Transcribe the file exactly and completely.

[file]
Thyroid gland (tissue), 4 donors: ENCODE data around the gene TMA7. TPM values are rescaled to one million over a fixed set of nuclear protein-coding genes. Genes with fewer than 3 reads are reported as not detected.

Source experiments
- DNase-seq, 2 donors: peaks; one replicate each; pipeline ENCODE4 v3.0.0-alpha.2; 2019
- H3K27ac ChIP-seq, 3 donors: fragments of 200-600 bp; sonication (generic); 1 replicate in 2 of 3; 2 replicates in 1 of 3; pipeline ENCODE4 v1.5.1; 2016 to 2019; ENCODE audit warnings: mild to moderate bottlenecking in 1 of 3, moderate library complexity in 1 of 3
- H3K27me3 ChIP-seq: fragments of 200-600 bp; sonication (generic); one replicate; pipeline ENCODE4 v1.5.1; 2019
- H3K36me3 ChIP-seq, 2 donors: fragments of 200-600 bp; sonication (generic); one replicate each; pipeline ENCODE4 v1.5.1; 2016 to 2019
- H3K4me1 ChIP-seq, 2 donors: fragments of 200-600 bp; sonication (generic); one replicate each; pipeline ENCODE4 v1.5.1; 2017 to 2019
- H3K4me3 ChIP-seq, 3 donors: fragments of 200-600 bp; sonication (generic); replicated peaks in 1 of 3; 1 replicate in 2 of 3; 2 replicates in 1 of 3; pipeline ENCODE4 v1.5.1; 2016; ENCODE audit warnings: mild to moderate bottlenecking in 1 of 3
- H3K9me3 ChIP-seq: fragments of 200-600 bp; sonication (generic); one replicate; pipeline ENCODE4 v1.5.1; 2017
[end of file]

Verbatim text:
Thyroid gland (tissue), 4 donors: ENCODE data around the gene TMA7. TPM values are rescaled to one million over a fixed set of nuclear protein-coding genes. Genes with fewer than 3 reads are reported as not detected.

Source experiments
- DNase-seq, 2 donors: peaks; one replicate each; pipeline ENCODE4 v3.0.0-alpha.2; 2019
- H3K27ac ChIP-seq, 3 donors: fragments of 200-600 bp; sonication (generic); 1 replicate in 2 of 3; 2 replicates in 1 of 3; pipeline ENCODE4 v1.5.1; 2016 to 2019; ENCODE audit warnings: mild to moderate bottlenecking in 1 of 3, moderate library complexity in 1 of 3
- H3K27me3 ChIP-seq: fragments of 200-600 bp; sonication (generic); one replicate; pipeline ENCODE4 v1.5.1; 2019
- H3K36me3 ChIP-seq, 2 donors: fragments of 200-600 bp; sonication (generic); one replicate each; pipeline ENCODE4 v1.5.1; 2016 to 2019
- H3K4me1 ChIP-seq, 2 donors: fragments of 200-600 bp; sonication (generic); one replicate each; pipeline ENCODE4 v1.5.1; 2017 to 2019
- H3K4me3 ChIP-seq, 3 donors: fragments of 200-600 bp; sonication (generic); replicated peaks in 1 of 3; 1 replicate in 2 of 3; 2 replicates in 1 of 3; pipeline ENCODE4 v1.5.1; 2016; ENCODE audit warnings: mild to moderate bottlenecking in 1 of 3
- H3K9me3 ChIP-seq: fragments of 200-600 bp; sonication (generic); one replicate; pipeline ENCODE4 v1.5.1; 2017